Despite not having an auditorium in which to perform because of the school district's $50 million capital project, the Spotlighters drama club at Grand Island High School made the most of a difficult situation by holding one-act plays in the school cafeteria and at Sidway Elementary School.
As renovation of the GIHS auditorium continues, Spotlighters performed free shows for children in the high school cafeteria Nov. 14 and Nov. 15.
Last year, with work on the auditorium just beginning, the club performed its annual spring one-act plays in the school cafeteria. This year, with the auditorium work still ongoing, the club members held their one-act plays in the fall, hosting children's plays, which finished Saturday.
"Due to the auditorium being under construction, we switched the schedules," said Spotlighters president Jessica Ackendorf. "We were going to do one-acts like we did last year, but instead, the directors had a good idea that if we did these shows for the kids, it would be a really great way to get out in the community. And I think they'll be really cute to perform them for the kids during school."
Plays included "Tacky the Penguin," "Goldilocks," "The Very Hungry Caterpillar," "3 Little Pigs," "Where the Wild Things Are" and "Alexander and the Terrible, Horrible, No Good, Very Bad Day."
The show Saturday
included autographs and sing-alongs for children between acts. (photos by Larry
Schedule conflicts because of the auditorium construction have cancelled the Connor Middle School spring musical. At the high school, the show must go on, and Spotlighters learned that found spaces have been a part of theater since its inception.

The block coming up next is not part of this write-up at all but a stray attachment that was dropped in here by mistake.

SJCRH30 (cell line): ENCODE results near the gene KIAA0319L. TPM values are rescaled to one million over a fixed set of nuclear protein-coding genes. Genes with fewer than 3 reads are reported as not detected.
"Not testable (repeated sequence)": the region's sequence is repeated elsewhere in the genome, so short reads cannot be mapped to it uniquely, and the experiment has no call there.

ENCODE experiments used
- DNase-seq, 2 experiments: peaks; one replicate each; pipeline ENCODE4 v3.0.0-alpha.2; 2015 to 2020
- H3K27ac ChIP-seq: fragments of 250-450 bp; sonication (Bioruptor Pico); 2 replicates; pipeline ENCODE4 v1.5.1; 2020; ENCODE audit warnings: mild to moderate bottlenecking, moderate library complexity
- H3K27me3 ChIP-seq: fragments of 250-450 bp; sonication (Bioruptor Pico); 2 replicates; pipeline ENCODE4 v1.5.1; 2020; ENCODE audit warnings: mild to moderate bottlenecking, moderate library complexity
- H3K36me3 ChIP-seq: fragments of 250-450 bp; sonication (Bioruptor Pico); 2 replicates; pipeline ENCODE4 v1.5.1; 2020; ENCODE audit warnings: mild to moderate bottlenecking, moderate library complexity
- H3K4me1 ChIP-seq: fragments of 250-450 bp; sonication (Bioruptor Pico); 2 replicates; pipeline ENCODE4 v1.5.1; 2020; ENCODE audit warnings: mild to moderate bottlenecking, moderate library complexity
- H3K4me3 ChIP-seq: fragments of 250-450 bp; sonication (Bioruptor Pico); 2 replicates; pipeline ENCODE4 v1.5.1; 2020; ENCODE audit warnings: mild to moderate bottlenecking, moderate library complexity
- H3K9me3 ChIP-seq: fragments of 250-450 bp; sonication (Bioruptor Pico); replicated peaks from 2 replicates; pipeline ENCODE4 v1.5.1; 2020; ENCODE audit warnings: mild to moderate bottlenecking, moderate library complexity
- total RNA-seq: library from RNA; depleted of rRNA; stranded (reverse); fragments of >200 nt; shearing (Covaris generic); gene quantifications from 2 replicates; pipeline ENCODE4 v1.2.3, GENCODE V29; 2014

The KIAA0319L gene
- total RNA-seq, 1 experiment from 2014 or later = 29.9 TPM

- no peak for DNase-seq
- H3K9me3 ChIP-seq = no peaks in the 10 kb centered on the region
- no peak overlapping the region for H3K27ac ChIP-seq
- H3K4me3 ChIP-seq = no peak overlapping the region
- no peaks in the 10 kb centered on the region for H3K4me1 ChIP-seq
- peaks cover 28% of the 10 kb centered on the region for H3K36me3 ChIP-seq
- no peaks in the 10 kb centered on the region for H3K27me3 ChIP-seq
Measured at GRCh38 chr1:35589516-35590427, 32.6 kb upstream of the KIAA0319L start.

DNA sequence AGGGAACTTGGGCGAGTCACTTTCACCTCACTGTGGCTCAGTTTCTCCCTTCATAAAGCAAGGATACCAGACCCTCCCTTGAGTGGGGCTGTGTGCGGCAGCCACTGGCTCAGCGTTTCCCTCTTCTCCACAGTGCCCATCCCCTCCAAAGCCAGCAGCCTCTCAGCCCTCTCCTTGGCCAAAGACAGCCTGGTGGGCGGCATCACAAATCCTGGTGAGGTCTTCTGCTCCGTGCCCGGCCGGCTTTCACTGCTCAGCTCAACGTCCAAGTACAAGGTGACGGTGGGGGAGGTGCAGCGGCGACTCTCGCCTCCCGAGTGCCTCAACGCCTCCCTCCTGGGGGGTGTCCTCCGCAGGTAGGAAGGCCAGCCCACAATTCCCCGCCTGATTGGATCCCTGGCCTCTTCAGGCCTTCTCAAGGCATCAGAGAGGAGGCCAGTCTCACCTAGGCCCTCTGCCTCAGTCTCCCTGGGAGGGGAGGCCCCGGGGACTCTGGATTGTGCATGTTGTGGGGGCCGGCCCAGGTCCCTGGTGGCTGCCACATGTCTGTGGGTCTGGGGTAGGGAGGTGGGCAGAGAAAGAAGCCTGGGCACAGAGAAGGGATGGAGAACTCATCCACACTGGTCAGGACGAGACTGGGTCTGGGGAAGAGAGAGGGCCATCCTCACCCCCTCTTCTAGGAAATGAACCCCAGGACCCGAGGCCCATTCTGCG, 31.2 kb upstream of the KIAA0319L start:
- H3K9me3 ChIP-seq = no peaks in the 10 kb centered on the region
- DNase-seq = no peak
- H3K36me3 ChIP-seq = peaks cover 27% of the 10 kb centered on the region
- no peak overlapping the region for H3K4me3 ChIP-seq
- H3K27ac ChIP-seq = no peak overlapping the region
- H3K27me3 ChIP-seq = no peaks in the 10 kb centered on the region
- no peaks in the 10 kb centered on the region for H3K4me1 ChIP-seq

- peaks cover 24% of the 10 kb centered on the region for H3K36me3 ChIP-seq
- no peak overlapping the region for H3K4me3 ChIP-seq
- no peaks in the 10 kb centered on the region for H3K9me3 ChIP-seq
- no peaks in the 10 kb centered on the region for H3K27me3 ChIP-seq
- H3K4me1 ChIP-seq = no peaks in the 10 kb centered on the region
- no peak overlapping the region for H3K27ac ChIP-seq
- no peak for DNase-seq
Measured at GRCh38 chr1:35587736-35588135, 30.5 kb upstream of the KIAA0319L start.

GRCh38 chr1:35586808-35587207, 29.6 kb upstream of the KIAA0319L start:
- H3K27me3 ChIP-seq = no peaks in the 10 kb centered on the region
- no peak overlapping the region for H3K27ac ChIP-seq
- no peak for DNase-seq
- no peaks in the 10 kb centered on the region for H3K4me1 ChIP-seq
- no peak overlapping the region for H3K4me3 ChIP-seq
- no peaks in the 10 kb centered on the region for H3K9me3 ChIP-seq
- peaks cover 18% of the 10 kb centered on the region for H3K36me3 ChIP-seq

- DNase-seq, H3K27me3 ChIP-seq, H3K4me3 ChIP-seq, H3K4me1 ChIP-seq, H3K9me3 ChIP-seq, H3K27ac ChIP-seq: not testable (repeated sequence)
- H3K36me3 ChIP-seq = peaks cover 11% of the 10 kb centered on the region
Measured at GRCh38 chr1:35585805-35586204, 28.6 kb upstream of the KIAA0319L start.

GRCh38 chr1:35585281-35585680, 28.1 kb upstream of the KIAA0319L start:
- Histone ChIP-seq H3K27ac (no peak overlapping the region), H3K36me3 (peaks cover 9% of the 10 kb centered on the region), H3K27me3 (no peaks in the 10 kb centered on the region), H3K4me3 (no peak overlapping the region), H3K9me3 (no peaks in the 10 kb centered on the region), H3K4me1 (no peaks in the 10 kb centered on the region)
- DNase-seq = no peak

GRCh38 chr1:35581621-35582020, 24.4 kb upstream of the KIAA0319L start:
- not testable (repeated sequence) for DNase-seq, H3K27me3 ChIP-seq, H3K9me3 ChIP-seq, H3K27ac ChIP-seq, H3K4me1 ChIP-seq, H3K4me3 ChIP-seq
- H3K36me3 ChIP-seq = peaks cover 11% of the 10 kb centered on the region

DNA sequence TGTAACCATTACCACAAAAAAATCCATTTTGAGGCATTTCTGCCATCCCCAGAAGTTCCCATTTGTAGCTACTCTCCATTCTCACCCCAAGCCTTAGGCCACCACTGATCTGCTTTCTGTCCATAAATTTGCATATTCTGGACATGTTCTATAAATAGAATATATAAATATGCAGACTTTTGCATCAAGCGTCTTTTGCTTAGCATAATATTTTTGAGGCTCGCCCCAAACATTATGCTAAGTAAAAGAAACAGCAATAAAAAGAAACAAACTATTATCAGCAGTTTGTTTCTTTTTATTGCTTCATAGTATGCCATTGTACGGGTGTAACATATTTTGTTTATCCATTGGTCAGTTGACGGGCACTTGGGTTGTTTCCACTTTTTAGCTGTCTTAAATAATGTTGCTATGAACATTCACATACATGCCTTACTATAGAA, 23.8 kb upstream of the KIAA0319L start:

"It does make me a little sad because we always did the play in the fall, and I looked forward to that," Wynne said. "But we make the most of it."
Last year's one-act shows included an extra performance at the Golden Age Center before a large crowd of senior citizens. This year, Spotlighters also performed two special matinee school-time shows at Sidway Elementary School.
"At the same time, I think having the one-acts when they were gave us a unique opportunity," Ackendorf added. "I don't know if we would have done the Sidway thing in the spring. I think it was neat that we could do that with them."
"It's fun when you have different community members instead of just some of your friends," Wynne said.
Rehearsals for "6 Tales for Tots" began in mid-September with high school seniors directing and performing under the guidance of teachers Maggie Kennedy, Anthony Giambrone and Amelia Scinta. All the shows were free.
The high school musical, "Shrek The Musical," will take place Feb. 5, 6 and 7 at 7:30 p.m. The Spotlighters spring play, yet to be announced, will take place April 30, May 1 and 2 at 6:30 p.m. in the completed auditorium.
One thing that stays the same no matter where the shows are staged is the bond actors develop in putting the production together. Ackendorf and Wynne have been in the club all four years of high school.
Ackendorf, the club president, said it was exciting to see herself go from joining as a freshman to having a leadership position in the club.
"Really having grown up with these people, you definitely become like a family during the shows, and so now it's nice to take that leadership position and help the others have the same experience that I've had," Ackendorf said.
"You practice with all these people who are strangers, but then over time, over the few months, it becomes such a close-knit group of friends," Wynne added.
Mick Hughes is the Big
Bad Wolf in a Spotlighters production of "6 Tales for Tots."